Remember? Smartmatic machines made him president. Congress acting as the Presidential Electoral Tribunal rushed the tabulation despite legitimate objections and ambassadors with close ties to the US trooped to congratulate the president elect in his house even before the tabulation was finished in 2010. The electoral body is betting on a calculated risk that if it worked in 2010, it will work in 2013 and 2016. And again in 2019. Unless we change our pattern of attack we cannot win. In the Smartmatic suit against Dominion Voting Systems, it was found out that Dominion was the true owner of the Smartmatic technology/software. Comelec admitted it did not know that.
I have not followed the case in Delaware when Dominion the true owner sued Smartmatic. The last I heard was because of the suit in Delaware, Smartmatic did not have the source code of Dominion’’s voting system. In the suit filed in the Delaware Chancery Court in the US, Smartmatic “admits programming errors in the voting system.” Dominion Voting System accused Smartmatic of “not observing proper pre-election technical preparations for the system in the last 2010 first national automated elections which resulted in many technical glitches nationwide.” Dominion has terminated its license to Smartmatic to use its software for 2013. The question is what software is it going to use having already received payments from Comelec to do the job? No wonder people are calling it ‘hocus PCOS.” Throughout the arduous and difficult campaign to bring the issue of automated election fraud to the public, there have been a few brave souls who have never let go even if it seemed hopeless. Rene Azurin in his Business World column is one of them. I am quoting from his column about the observations of Barbara Simon of the US Advisory Board of the Federal Elections Commission. She was also past president of the Association for Computing Machinery in the US. Here is what she says: “Having the software source code doesn’t guarantee that you will detect critical software bugs or malicious code. Anyone with access to the election software of a major voting machine vendor can change the outcome of a national election.” Election fraud can now be committed on a national, not just a local, basis… (And) if you are going to subvert software, you are not going to do something that will be found by a checklist. It’s easy to insert a Trojan Horse into the software because the testing won’t find it.” (The cheating does not take place in the counting after the votes have been cast, but in the programming of the machines. In other words the machines elect.)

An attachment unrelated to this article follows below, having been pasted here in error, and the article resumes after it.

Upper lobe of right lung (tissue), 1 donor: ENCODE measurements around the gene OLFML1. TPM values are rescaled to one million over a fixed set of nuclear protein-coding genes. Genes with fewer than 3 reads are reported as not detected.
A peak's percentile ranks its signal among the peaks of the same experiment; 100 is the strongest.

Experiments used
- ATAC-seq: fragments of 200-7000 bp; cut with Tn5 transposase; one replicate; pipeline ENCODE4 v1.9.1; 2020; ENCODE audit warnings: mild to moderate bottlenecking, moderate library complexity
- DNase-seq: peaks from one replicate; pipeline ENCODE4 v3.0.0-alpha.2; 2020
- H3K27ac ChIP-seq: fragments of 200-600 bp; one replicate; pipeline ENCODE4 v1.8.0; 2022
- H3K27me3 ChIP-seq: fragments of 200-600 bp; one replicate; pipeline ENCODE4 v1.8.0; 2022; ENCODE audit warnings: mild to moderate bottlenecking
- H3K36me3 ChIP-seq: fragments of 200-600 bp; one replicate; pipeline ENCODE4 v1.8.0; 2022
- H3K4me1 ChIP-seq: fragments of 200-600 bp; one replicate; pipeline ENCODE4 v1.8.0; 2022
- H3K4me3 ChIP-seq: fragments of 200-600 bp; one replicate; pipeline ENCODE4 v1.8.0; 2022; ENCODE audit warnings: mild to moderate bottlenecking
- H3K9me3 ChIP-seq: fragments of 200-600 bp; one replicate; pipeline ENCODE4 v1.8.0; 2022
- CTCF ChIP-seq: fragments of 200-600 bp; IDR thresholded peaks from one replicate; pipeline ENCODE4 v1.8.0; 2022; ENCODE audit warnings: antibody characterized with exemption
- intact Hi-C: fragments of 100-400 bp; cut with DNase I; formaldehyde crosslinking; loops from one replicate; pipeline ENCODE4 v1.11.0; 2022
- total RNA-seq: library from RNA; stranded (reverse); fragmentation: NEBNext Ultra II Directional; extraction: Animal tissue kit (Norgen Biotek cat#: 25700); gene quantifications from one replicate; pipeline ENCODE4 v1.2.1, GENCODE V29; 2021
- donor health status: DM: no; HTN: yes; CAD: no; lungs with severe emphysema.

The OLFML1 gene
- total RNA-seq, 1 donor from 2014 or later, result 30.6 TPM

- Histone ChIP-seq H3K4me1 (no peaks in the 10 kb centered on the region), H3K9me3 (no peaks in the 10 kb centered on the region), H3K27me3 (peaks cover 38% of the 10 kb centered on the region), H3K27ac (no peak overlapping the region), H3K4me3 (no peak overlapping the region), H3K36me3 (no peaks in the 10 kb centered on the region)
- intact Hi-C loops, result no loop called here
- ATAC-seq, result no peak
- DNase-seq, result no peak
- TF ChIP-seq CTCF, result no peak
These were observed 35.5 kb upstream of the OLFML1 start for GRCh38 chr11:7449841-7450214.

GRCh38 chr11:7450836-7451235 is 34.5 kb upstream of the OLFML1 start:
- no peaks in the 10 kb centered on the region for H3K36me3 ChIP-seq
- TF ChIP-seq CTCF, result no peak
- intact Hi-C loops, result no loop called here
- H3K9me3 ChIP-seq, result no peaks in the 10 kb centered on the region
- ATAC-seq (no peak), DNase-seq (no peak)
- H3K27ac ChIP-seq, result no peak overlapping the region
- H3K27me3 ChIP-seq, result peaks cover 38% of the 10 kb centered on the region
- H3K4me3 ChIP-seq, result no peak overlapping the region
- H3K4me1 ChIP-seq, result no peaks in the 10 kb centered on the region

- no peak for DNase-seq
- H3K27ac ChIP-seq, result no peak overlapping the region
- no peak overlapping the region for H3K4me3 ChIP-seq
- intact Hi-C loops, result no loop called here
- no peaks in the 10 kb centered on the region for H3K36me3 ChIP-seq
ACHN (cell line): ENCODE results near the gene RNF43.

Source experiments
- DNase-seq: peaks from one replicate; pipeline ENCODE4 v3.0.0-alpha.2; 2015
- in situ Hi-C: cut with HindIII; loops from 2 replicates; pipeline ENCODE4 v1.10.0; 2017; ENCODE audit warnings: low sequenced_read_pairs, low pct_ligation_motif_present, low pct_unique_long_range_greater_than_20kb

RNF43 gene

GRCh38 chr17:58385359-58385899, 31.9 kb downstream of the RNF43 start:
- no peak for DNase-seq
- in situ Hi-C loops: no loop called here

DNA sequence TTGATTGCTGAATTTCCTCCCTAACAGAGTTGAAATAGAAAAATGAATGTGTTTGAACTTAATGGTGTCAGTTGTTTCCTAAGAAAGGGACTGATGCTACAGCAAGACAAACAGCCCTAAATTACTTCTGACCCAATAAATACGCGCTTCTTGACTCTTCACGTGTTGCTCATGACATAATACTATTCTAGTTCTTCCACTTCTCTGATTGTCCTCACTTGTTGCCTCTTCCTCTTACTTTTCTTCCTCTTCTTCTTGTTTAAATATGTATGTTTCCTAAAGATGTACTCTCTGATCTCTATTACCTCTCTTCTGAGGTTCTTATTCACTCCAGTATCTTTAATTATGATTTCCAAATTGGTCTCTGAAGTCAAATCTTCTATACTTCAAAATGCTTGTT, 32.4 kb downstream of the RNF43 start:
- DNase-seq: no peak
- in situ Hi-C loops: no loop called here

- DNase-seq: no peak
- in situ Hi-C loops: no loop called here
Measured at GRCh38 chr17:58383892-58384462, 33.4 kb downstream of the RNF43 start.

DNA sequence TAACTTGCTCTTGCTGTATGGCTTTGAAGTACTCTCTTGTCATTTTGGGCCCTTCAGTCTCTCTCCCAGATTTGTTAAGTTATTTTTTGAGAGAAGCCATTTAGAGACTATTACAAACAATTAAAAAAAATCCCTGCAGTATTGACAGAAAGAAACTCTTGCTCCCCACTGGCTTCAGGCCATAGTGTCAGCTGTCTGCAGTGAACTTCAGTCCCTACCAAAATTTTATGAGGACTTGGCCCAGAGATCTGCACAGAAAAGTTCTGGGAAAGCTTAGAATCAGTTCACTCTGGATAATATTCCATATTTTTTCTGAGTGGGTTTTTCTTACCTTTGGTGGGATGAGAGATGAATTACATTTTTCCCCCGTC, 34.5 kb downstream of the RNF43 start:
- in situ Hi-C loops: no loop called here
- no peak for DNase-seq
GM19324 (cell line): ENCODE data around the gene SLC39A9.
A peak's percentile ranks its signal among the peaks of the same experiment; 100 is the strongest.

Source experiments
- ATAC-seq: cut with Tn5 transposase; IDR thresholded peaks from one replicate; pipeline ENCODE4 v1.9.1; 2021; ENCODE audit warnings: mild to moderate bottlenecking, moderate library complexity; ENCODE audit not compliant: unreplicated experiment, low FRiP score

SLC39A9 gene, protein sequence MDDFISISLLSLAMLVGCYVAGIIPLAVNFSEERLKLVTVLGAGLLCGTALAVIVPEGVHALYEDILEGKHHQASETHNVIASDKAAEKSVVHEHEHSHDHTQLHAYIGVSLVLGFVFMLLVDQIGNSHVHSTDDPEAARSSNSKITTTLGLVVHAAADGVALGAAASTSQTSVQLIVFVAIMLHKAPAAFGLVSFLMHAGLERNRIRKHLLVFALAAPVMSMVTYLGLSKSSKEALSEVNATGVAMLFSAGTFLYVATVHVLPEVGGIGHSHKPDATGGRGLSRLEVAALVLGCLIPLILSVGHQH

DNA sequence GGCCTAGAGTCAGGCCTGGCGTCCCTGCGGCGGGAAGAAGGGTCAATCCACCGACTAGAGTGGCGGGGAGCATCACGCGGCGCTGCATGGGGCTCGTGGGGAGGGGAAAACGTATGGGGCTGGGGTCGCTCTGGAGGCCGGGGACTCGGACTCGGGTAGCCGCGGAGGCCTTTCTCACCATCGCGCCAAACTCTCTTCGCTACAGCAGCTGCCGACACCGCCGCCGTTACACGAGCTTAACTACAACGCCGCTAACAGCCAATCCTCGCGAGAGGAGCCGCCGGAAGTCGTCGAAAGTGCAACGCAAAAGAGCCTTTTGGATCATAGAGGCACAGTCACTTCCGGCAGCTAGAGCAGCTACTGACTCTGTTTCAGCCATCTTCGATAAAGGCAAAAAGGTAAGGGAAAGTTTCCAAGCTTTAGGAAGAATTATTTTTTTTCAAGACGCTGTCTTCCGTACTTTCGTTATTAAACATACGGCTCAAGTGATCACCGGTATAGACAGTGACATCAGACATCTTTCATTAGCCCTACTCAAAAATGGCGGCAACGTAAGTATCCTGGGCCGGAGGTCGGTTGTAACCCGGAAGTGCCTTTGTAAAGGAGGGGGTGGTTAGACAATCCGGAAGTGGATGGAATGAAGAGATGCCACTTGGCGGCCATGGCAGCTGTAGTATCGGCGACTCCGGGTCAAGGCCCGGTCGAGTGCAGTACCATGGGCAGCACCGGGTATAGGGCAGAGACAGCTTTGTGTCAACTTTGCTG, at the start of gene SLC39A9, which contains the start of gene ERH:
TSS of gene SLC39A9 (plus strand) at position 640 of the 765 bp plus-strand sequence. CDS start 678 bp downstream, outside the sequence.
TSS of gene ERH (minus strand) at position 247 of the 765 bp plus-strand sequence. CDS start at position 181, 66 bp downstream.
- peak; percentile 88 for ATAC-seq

Azurin says that “as far as the proprietary system of the favored Venezuelan firm Smartmatic International Inc. is concerned, it is not altogether clear what arrangements with respect to the software code have been agreed with Comelec. “That knowledge is why the trend in the US – in the light of several close contested races, notably the 2000 presidential elections – has veered away from fully automated systems and toward more manual, paper-based systems where counting and tallying can be easily verified by independent observers.” Is anyone in Comelec listening? The Supreme Court should be playing a pivotal and important part on how to resolve the controversies surrounding the Smartmatic PCOs now before it is too late.